This particular blog is going to be a living document–I’m going to be coming back an updating it over time with my own experiences and some of the research for, neutral, and against so others can have a resource in making a decision if this might be a migraine mitigation or severity altering possibility for you. (*Contents of this post is not individual medical advice. It is my own anecdotal evidence and external links are provided for further educational reading.)
I have suffered migraines since I was in college. It took about 10-12 years (yes, years) to settle into a cocktail of medication management that worked for me. It got bad…in my late 20s/early 30s, I would get about 3 migraines a week. I take a daily meditation that’s secondary use had been shown to help prevent migraines (it’s primary use is a seizure medication). I also take a “rescue” medication that dissolves under my tongue at the onset of a migraine that usually knocks it out, but if needed, I can take a second dose 2 hours later. I rarely get migraines of that severity, but the downside is–two doses in 24-hrs is the max. Once I’ve taken it, I’m stuck in pain if that doesn’t shut it down.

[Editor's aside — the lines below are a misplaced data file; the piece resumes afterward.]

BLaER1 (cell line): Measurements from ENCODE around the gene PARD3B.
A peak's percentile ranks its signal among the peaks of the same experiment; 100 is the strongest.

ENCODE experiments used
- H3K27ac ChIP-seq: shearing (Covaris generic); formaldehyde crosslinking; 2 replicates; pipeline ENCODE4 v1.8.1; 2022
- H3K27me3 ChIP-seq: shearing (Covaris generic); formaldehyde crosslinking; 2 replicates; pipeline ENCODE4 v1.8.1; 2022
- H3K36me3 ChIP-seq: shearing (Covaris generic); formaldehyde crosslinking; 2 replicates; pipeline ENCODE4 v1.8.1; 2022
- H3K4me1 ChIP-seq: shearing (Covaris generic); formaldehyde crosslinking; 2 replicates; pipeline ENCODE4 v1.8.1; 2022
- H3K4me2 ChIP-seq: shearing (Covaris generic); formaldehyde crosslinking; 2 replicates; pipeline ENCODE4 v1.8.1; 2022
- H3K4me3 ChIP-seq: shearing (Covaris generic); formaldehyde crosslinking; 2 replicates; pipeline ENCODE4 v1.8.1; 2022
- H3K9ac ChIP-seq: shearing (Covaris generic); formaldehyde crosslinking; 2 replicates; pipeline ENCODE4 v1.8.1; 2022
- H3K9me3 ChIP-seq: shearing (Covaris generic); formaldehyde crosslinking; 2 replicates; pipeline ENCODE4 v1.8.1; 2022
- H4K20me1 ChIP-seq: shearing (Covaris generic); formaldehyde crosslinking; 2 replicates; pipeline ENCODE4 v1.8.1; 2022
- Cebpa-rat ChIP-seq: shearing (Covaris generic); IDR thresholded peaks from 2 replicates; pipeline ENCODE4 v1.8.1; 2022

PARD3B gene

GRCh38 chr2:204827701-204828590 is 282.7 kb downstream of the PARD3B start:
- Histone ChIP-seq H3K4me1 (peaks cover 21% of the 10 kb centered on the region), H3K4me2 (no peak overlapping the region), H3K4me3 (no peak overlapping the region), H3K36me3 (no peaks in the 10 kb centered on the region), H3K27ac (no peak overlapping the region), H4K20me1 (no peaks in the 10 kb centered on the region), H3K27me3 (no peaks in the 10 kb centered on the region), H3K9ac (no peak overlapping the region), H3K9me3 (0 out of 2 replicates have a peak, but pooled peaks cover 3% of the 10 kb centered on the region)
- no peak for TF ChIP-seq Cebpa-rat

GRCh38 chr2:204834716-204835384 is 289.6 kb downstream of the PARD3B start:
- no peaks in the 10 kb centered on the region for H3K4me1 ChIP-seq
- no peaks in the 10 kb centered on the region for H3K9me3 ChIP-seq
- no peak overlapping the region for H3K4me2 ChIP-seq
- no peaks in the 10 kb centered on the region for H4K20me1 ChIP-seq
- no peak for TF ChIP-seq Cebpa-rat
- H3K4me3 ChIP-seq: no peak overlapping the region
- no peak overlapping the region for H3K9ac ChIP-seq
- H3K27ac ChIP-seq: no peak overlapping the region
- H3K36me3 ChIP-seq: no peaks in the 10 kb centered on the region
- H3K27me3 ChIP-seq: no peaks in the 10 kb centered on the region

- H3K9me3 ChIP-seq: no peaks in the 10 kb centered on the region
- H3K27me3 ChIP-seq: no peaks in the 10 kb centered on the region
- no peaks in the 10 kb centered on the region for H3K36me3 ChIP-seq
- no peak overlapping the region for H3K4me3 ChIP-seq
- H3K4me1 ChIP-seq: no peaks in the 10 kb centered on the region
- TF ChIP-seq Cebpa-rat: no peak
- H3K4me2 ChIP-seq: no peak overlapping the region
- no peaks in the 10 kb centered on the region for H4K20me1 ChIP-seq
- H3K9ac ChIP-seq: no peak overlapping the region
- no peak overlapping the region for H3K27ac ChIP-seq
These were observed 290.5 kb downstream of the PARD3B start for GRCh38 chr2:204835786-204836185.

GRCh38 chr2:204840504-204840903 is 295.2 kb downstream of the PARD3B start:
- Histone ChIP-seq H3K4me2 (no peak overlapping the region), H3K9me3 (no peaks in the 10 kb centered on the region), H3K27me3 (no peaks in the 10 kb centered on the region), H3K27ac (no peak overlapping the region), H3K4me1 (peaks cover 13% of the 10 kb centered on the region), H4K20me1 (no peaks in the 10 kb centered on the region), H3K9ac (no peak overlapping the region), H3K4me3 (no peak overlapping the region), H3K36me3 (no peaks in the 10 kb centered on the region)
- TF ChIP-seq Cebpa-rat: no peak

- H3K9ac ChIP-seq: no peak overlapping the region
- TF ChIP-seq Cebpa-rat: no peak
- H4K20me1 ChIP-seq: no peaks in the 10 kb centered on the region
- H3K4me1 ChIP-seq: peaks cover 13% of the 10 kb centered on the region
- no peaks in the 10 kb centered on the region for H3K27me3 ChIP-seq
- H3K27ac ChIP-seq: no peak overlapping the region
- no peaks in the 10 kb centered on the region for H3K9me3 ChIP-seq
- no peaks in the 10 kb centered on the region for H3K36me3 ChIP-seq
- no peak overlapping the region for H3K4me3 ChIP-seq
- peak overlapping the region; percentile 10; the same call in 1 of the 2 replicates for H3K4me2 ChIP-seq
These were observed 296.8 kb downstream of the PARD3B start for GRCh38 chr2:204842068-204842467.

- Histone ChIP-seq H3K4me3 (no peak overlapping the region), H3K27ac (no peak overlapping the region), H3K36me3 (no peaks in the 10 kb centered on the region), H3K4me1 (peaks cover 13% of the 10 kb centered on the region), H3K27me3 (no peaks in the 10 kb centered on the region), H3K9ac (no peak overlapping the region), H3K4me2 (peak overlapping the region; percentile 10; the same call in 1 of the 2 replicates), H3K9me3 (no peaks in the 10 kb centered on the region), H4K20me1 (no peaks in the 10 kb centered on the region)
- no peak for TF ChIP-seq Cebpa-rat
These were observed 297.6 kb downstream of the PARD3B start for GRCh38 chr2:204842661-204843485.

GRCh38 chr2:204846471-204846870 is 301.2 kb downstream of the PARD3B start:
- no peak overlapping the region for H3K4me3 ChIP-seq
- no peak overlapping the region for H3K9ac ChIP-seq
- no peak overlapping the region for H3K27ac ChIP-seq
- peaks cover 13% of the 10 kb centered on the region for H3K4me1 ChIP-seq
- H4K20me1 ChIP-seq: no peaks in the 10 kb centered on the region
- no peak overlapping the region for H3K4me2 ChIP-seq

I rarely get migraines that last beyond that point–and if I do, that’s when I’m in bed. Occasionally there were times when the pain was so bad that I would have to go to the emergency room, and they would do an IV with all kinds of goodies…but with the state of our healthcare system and wait times, I’d rather save my $350 emergency room insurance copay and call a mobile IV to get the same treatment without a wait and exposure to other illnesses at a fraction of the cost.
I’m also blessed that probably 90% of my migraines are functional…I don’t get auras or nausea. Beyond the excruciating pain, the most common symptom for me is sound sensitivity, but that’s something I’m easily able to control in my environment for the most part without too much interruption to life.
Knowing migraine triggers is a big thing–and mine are varied, took years to narrow down, and sometimes feels like a game of Whack-a-Mole to land on which triggers set off the landmine. Barometric pressure changes, sinus issues (I’ve had chronic sinus issues for years, so if I’m not feeling well and it hits my sinuses and isn’t resolved quickly…forget it, that sinus headache is headed for full-blown migraine), nitrates (I have found that I can have some, but haven’t found that magic threshold…basically no more than one meal in a 24 hour period–so if I have a hot dog for dinner, I can’t have lunch meat on a sandwich for lunch the next day), MSG (contrary to popular belief, this only affects 2-3% of the population…MSG gets an unnecessary bad wrap, but that’s another story for another day), white wine (which is interesting, because it’s usually red wine that is a migraine trigger for most…I handle red wine jusssttt finnneeee), and increased stress.